I do not know how complementarity is applied to this scenario - anyone
else have a suggestion?

On Sat, Aug 14, 2004 at 04:56:12PM -0700, Fred Chen wrote:
> Russell, I agree with what you state below. But consider the following
> experiment.
> 
> Instead of two beams of equal intensity interfering, as in classical
> inteferometry, one has unequal amplitude beams. Specifically,
> 
> Beam A: 0.9*exp(iax+ibz-iwt)
> Beam B: 0.1*exp(-iax+ibz-iwt)
> 
> The interference pattern is of the form:
> 
> Interference field = [cos(ax)+i*0.8sin(ax)]exp(ibx-iwt)
> 
> So the resulting photon distribution follows the intensity, or the field
> amplitude squared:
> 
> Interference intensity = 0.64+ 0.36*cos^2(ax)
> 
> This wave pattern will begin to appear after sufficient number of
> photons, but each photon is always ~99% (81/82) likely to have
> originated from Beam A, based on conservation.
> 
> If Beam A and Beam B had different amplitudes, you would maximize the
> uncertainty of the photon origin since you have to say 50/50 likelihood
> for a photon coming from either A or B. 
> 
> The complementarity principle's strongest statement is 100% certainty,
> and that cannot be attained. But we can still get an idea of the wave
> interference pattern and 'which way' information with high (but not
> 100%) certainty in gray-transition cases such as above.
> 
> Fred
> 
> -----Original Message-----
> From: Russell Standish [mailto:[EMAIL PROTECTED] 
> Sent: Saturday, August 14, 2004 2:51 AM
> To: Fred Chen
> Cc: 'Everything List'
> Subject: Re: Quantum Rebel
> 
> 
> On Fri, Aug 13, 2004 at 11:43:10PM -0700, Fred Chen wrote:
> ...
> 
> > 
> > A better (and far simpler) way to challenge complementarity would be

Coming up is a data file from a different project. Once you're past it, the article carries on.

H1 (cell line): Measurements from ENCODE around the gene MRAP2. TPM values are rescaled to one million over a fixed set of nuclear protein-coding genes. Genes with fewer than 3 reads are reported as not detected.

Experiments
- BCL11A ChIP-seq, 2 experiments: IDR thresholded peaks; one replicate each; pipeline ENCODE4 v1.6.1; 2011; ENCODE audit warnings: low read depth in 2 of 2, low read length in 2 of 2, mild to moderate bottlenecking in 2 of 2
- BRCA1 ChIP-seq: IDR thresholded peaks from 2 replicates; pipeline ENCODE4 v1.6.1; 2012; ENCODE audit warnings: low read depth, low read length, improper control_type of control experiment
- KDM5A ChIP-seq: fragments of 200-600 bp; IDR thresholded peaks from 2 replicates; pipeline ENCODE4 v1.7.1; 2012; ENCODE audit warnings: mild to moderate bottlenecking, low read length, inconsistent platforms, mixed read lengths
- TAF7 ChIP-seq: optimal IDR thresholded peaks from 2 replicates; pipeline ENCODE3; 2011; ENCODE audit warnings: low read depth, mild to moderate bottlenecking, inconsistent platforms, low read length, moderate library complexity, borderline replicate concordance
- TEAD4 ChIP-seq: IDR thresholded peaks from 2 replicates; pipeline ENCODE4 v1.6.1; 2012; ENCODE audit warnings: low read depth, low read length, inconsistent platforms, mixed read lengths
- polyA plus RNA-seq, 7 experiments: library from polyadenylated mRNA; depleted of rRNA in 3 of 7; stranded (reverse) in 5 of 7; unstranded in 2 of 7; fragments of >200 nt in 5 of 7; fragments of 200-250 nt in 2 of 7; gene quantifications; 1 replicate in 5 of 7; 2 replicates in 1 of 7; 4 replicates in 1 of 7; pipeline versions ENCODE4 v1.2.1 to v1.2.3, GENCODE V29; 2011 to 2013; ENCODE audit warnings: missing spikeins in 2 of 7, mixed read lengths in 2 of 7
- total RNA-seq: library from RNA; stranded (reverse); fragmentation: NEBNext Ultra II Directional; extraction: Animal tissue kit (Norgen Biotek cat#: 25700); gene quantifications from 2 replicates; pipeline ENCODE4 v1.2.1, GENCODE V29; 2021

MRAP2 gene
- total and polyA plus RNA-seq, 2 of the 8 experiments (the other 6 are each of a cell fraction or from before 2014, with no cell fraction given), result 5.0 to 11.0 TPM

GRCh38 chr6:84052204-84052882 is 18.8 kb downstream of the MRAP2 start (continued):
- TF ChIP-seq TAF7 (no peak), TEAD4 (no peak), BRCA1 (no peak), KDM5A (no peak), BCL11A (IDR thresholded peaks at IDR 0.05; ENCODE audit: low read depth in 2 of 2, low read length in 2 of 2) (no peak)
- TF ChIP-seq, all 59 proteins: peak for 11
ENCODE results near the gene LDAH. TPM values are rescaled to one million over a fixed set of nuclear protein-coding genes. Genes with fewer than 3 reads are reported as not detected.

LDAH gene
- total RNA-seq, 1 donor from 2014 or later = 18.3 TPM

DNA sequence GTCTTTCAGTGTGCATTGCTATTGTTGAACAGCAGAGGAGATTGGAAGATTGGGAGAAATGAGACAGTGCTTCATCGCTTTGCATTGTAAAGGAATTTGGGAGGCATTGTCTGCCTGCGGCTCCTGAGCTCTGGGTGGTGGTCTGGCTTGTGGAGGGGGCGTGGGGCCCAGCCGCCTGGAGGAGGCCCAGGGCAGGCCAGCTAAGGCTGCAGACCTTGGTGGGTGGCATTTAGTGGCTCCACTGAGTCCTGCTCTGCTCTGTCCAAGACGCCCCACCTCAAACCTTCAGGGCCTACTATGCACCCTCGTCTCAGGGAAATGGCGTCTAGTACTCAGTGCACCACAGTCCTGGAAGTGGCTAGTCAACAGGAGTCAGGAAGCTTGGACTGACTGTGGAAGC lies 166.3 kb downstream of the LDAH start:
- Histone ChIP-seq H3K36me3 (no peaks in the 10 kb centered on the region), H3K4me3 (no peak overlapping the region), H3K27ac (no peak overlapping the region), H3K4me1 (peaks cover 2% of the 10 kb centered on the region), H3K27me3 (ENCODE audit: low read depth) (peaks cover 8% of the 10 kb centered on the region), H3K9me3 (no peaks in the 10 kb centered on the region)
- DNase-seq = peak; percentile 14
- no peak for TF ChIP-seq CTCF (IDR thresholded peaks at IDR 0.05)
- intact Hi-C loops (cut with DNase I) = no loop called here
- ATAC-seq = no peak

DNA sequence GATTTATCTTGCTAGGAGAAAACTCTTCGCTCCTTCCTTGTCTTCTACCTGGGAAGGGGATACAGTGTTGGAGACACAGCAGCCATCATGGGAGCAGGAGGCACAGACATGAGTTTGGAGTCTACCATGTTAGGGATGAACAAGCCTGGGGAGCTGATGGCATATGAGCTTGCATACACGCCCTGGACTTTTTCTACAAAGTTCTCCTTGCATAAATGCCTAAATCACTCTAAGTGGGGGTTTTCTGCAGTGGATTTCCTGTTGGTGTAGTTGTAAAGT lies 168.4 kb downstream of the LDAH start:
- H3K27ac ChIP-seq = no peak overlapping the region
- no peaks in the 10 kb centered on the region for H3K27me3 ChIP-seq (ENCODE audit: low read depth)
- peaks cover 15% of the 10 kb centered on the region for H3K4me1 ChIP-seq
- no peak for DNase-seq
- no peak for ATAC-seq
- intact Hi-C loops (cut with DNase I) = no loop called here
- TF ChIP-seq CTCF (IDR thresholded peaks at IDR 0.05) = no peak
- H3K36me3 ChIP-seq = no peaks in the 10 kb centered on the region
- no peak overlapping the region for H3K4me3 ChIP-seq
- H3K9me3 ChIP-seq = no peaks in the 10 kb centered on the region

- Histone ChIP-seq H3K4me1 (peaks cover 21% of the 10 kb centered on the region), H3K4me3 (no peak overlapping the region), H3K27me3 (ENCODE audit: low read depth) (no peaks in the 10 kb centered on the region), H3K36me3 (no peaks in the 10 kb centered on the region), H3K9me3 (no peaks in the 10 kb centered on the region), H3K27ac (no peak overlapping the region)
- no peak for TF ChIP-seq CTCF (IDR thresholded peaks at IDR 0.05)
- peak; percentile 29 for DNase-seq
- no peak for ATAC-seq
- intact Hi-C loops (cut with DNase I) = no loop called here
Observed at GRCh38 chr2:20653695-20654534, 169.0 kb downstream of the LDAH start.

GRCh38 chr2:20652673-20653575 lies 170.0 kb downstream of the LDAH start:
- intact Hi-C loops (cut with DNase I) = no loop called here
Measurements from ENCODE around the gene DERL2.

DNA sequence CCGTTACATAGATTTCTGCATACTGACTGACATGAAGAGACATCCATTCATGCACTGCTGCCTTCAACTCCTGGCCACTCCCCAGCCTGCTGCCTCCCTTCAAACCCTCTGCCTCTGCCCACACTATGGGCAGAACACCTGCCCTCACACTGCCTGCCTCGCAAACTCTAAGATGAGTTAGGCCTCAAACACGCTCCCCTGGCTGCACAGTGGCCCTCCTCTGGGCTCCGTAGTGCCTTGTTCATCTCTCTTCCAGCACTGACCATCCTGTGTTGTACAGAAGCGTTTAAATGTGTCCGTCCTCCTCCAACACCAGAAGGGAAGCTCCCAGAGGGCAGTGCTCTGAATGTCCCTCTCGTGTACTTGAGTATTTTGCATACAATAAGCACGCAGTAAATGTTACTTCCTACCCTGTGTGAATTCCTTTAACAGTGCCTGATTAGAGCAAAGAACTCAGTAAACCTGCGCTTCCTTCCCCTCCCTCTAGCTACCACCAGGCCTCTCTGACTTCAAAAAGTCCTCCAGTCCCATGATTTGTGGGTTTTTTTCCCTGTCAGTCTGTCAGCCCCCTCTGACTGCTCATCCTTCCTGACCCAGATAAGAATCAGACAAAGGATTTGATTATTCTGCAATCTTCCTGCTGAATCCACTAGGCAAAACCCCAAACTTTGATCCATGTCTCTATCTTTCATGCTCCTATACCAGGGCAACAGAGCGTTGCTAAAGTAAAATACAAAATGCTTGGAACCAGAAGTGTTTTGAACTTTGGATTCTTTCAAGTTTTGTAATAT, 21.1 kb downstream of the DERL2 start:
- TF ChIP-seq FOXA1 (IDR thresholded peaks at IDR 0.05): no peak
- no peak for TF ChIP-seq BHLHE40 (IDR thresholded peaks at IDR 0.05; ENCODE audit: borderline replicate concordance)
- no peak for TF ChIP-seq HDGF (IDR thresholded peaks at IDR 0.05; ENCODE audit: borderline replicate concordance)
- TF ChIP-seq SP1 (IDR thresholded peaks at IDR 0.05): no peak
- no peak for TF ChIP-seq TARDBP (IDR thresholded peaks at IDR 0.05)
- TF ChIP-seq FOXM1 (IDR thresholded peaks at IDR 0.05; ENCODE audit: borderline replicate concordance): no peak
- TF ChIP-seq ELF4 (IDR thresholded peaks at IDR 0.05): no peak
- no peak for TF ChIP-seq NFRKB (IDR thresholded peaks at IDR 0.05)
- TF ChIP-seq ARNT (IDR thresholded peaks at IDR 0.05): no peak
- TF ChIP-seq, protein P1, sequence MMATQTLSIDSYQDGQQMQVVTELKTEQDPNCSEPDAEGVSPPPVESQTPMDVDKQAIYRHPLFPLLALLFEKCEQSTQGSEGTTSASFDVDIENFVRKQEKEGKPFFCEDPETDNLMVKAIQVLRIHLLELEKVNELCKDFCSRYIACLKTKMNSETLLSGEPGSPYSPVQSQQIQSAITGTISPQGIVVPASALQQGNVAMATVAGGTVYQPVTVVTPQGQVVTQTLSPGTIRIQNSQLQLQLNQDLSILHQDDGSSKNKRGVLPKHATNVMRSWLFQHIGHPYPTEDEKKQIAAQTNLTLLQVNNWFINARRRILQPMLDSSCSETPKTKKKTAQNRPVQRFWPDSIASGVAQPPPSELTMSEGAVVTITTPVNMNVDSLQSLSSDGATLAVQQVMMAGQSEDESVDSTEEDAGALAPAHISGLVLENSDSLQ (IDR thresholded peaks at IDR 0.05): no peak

> > to use a low-intensity interferogram in a photographic film or CCD. At
> 
> > first the photons being detected are few so the shot (particle-like) 
> > aspect is more obvious. As more photons are integrated, the classical 
> > interference pattern is observed. Can there be a transition region 
> > where both aspects are observable?
> > 
> 
> This does not challenge complementarity. Consider a double slit
> apparatus with the photon source's intensity down so low that each
> individual photon can be observed hitting the screen one at a time. But
> when one plots the distribution of positions where the photons strike
> the screen after observing many of them, the interference pattern
> results. This is simple and uncomplicated, but is not what the
> complementarity principle is about.
> 
> Now consider that you have information about which slit the photon
> passed through before hitting the screen - ie each photon is labelled 1,
> 2, 1, 1, etc, according to whuch slit it passed through. Therefore, you
> can separate the observed photons into two sets, according to which slit
> the phtons passed through. The distribution of each subset corresponds
> to a single slit experiment, and the final distribution must be the sum
> of the two single slit experiements. But single slit experiments do not
> have interference patterns - hence the sum cannot have an interference
> pattern either.
> 
> Consequently, if you have any way of knowing which slit the photon went
> through (the "which way" information), then you cannot have an
> interference pattern. This is what the complementarity principle means.
> 
>                                       Cheers
> -- 
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> ------------------------------------------------------------------------
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A/Prof Russell Standish                  Director
High Performance Computing Support Unit, Phone 9385 6967, 8308 3119 (mobile)
UNSW SYDNEY 2052                         Fax   9385 6965, 0425 253119 (")
Australia                                [EMAIL PROTECTED]             
Room 2075, Red Centre                    http://parallel.hpc.unsw.edu.au/rks
            International prefix  +612, Interstate prefix 02
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